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Common Wargame Scenery Materials

Whether your buying pre-made, building from a kit or crafting for yourself, when making scenery for tabletop wargames or RPGs there are a few materials that are most commonly used due to ease, price, and effectiveness. You can use anything you like of course, but there are some definite favourites, and it’s a surprisingly common conversation.

Here’s a few things to consider when deciding how to populate your table.


Great for adding depth and visual style. Deep sheets of styrofoam or polystyrene make it much easier to craft great looking cliff faces, rock formations, or quick and easy stone walls, but it can also retain fairly fine details if you’ve got the time, patience and tools to create said detail. Polystyrene is by far the cheaper and easier to get hold of, but isn’t quite so easy to work with, especially if you – like me – cannot stand the squeaking sound it makes under friction.

Styrofoam is the superior foam, but comes with a pricetag to match because of how heavily it is used in industrial prototyping. I managed to get hold of quite a substantial amount when it was available on Atenocitis Workshop, now sadly gone from their website except for a few embossed boards. Other sources are not cheap, but absolutely worth the money. The biggest drawback with either is how tough they are to paint, sprays are completely out, and most means of coating properly can destroy any details you’ve managed to create, or ruin texture effects.


acc47Casting moulds are available in a wide range of styles for practically any genre, although fantasy and sci-fi are the most common. It puts someone else’s superior artistic and sculpting skills firmly in your hands, and the utility of the segments let you use that artwork to create something suitable for your needs. Casting can be a chore, especially if you have a lot of pieces to make before you can even start building, and between bad casts or weak mixes you can waste quite a bit of time and plaster. That said, the final effects can be spectacular.

It can limit your creativity if you’re not able to find the moulds right for you, but it can be easier than finding the perfect models. The biggest obstacle is the investment in time and money, but we’re geeks, sleep and food are for the weak.

Plastics and Resins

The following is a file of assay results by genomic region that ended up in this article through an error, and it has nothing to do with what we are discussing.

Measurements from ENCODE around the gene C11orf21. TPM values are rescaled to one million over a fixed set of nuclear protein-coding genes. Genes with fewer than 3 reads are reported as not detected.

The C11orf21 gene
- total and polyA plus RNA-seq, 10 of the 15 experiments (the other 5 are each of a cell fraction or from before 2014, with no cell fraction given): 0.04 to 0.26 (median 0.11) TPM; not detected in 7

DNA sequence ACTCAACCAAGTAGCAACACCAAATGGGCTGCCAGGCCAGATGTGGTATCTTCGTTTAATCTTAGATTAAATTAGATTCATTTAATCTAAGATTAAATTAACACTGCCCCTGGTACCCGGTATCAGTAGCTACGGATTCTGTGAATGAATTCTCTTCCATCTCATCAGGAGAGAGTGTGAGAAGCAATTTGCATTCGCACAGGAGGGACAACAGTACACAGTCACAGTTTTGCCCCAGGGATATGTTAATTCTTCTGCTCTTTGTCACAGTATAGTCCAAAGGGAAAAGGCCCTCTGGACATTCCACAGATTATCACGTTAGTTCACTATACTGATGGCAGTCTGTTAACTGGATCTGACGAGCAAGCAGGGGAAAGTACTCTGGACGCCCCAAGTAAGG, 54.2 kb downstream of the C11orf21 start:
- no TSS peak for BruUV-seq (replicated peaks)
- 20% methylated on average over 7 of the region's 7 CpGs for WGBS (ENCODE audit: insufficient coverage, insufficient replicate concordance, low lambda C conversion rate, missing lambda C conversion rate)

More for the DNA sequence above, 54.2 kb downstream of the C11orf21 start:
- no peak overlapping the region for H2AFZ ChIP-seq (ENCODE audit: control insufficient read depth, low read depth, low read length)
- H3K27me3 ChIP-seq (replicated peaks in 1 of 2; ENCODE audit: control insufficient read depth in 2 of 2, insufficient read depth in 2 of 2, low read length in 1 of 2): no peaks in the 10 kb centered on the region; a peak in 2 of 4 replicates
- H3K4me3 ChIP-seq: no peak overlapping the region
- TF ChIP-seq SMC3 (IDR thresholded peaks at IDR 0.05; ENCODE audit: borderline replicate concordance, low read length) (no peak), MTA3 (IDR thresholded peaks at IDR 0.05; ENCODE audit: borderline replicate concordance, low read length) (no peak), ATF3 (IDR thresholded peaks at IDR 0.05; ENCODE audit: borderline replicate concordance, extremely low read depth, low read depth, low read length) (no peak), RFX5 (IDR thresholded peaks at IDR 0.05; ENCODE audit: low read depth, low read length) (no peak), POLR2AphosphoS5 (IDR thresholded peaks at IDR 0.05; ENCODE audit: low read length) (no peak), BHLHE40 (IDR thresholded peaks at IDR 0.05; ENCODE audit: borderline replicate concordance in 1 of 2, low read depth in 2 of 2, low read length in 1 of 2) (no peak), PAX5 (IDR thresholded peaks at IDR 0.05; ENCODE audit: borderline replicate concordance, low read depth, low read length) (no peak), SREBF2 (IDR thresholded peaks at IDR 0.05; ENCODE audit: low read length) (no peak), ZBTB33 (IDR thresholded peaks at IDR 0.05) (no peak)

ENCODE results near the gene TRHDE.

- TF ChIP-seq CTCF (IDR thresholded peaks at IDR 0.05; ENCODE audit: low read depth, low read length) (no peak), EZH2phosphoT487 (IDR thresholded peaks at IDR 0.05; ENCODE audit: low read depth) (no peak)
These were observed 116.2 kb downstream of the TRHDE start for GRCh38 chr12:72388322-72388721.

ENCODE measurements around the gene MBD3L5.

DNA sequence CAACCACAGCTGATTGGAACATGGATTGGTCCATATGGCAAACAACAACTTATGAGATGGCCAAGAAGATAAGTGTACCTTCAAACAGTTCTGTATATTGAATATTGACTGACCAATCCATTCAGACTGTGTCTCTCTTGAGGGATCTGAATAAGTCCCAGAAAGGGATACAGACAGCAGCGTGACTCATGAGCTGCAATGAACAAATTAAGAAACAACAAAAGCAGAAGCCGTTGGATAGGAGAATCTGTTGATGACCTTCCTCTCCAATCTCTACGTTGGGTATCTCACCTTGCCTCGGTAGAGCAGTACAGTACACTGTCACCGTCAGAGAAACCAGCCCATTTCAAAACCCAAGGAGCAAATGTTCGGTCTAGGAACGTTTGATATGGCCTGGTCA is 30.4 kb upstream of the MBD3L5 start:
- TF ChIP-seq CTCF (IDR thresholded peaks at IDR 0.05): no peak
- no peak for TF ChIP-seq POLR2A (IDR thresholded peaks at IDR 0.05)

img_4935By and large these are the principle materials you’ll find models sold in, and for good reason. Plastics hold excellent shape and detail, mostly flexible enough to be durable enough to game with, even more obvious weak points can demonstrate surprising durability. Resins are even better at holding details but can often be more fragile and expensive. Both are incredibly easy to assemble with the right glues.

But unless you have a 3D printer or access to proper molding tools, it’s impossible to make your own designs, and not easy to do so cheaply if you do have the skill and equipment. There’s a wealth of miniatures out there so it’s fairly easy to find something close to what you need, but scenery is less catered for. Modular dungeons are becoming bigger and bigger business – Dwarven Forge have led the way but others are siezing upon the concept – great for fantasy players, sci-fi and other genres may struggle. At least if you play modern or historic settings you can depend on the miniature wargaming market.


sfu040-ruined-gravity-lift-01_1024x1024Here’s where I admit that I have new toys that inspired this entire article. MDF is cheap, easy to work, easily put together with PVA or wood glue, and people have been using it to prototype for years. Laser cutters make it so quick to produce pieces quickly and cheaply, and because of that it’s also easy to produce new designs. I have not found such diversity of style in pre-made models as I have in the MDF ranges.

It’s not perfect, being made of thin sheets does put limitations on design possibilities, buildings and set pieces are good enough but terrain features like trees, rocks and actual landscapes are not quite so easy to create. MDF is also a fragile material, if a piece splits while trying to extract it from it’s sprue then it’s close to impossible to restore it to perfect condition, you can only hope for “close enough” to keep using.


Weight is a common factor when choosing your materials. There’s a reason why metal is starting to disappear as a preference for miniatures, and for scenery it’s just too big and weighty. The same is true of clay, but they’re both superb building materials capable of supporting beautiful details in their own way, and they can be ideal for smaller details, like wire, scraps, small detail mouldings and sculptures.

Cardboard is easier and cheaper to get hold of than anything else, and very easy to work with and shape for bulky structures and even terrain pieces. It looses out in durability, card-based structures don’t travel well, and too much moisture while you’re assembling (like glue, paint, or plaster) can cause warping.

My personal favourite is the most simple: whatever I can grab. I have boxes lying around with interesting stuff, miscellaneous things that look good and work well on the table; pieces of pipe, bits of wood, columns from wedding cakes, and the cover for a parasol-hole in a patio table (makes a great altar). Once you’ve started thinking about these things you start seeing all kinds of pieces of junk as uniquely useful.

There’s a beautiful message in their somewhere…


One response

  1. Murray

    A surprisingly effective and cheap tool in creating alien forests is combining MDF with plastic aquarium plants, giving a small paint job to the plastic rock base to help it blend with the MDF surface and then gluing it down can allow you to create whatever size of area terrain you need :)


    November 17, 2016 at 11:13 am

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